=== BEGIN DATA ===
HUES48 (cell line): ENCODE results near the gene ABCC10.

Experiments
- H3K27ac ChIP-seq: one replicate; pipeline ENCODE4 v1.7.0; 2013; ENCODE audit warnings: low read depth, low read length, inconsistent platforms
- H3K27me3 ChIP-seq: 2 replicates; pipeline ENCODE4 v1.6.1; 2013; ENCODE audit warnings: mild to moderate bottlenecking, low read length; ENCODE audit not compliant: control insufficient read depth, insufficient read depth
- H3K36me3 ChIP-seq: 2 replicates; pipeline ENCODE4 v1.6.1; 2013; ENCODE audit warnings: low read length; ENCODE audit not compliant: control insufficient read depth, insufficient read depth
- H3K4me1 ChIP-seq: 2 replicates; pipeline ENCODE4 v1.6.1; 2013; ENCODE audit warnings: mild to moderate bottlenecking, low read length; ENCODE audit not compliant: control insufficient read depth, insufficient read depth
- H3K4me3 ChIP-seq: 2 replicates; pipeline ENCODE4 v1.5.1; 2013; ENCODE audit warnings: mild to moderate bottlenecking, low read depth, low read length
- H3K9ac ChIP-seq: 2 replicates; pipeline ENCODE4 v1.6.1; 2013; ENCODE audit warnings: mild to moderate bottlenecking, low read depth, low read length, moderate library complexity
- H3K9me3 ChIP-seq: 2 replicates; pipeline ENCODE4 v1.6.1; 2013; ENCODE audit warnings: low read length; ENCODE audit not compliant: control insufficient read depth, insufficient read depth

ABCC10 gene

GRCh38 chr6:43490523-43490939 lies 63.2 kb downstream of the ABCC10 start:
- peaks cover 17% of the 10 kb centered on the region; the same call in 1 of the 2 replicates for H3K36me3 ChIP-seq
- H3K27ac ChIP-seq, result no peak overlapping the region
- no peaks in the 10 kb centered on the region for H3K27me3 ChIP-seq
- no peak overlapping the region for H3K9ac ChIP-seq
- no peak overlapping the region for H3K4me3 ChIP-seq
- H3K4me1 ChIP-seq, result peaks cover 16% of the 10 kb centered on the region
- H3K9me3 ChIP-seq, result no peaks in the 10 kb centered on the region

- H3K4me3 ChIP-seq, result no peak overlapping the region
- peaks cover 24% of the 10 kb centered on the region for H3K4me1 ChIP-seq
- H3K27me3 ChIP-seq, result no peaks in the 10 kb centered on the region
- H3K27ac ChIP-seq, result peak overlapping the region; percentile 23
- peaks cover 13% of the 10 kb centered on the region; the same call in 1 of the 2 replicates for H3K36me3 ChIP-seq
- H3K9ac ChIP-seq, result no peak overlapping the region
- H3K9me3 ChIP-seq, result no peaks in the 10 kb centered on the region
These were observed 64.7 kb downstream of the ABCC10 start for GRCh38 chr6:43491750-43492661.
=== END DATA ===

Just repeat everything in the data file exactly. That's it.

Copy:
HUES48 (cell line): ENCODE results near the gene ABCC10.

Experiments
- H3K27ac ChIP-seq: one replicate; pipeline ENCODE4 v1.7.0; 2013; ENCODE audit warnings: low read depth, low read length, inconsistent platforms
- H3K27me3 ChIP-seq: 2 replicates; pipeline ENCODE4 v1.6.1; 2013; ENCODE audit warnings: mild to moderate bottlenecking, low read length; ENCODE audit not compliant: control insufficient read depth, insufficient read depth
- H3K36me3 ChIP-seq: 2 replicates; pipeline ENCODE4 v1.6.1; 2013; ENCODE audit warnings: low read length; ENCODE audit not compliant: control insufficient read depth, insufficient read depth
- H3K4me1 ChIP-seq: 2 replicates; pipeline ENCODE4 v1.6.1; 2013; ENCODE audit warnings: mild to moderate bottlenecking, low read length; ENCODE audit not compliant: control insufficient read depth, insufficient read depth
- H3K4me3 ChIP-seq: 2 replicates; pipeline ENCODE4 v1.5.1; 2013; ENCODE audit warnings: mild to moderate bottlenecking, low read depth, low read length
- H3K9ac ChIP-seq: 2 replicates; pipeline ENCODE4 v1.6.1; 2013; ENCODE audit warnings: mild to moderate bottlenecking, low read depth, low read length, moderate library complexity
- H3K9me3 ChIP-seq: 2 replicates; pipeline ENCODE4 v1.6.1; 2013; ENCODE audit warnings: low read length; ENCODE audit not compliant: control insufficient read depth, insufficient read depth

ABCC10 gene

GRCh38 chr6:43490523-43490939 lies 63.2 kb downstream of the ABCC10 start:
- peaks cover 17% of the 10 kb centered on the region; the same call in 1 of the 2 replicates for H3K36me3 ChIP-seq
- H3K27ac ChIP-seq, result no peak overlapping the region
- no peaks in the 10 kb centered on the region for H3K27me3 ChIP-seq
- no peak overlapping the region for H3K9ac ChIP-seq
- no peak overlapping the region for H3K4me3 ChIP-seq
- H3K4me1 ChIP-seq, result peaks cover 16% of the 10 kb centered on the region
- H3K9me3 ChIP-seq, result no peaks in the 10 kb centered on the region

- H3K4me3 ChIP-seq, result no peak overlapping the region
- peaks cover 24% of the 10 kb centered on the region for H3K4me1 ChIP-seq
- H3K27me3 ChIP-seq, result no peaks in the 10 kb centered on the region
- H3K27ac ChIP-seq, result peak overlapping the region; percentile 23
- peaks cover 13% of the 10 kb centered on the region; the same call in 1 of the 2 replicates for H3K36me3 ChIP-seq
- H3K9ac ChIP-seq, result no peak overlapping the region
- H3K9me3 ChIP-seq, result no peaks in the 10 kb centered on the region
These were observed 64.7 kb downstream of the ABCC10 start for GRCh38 chr6:43491750-43492661.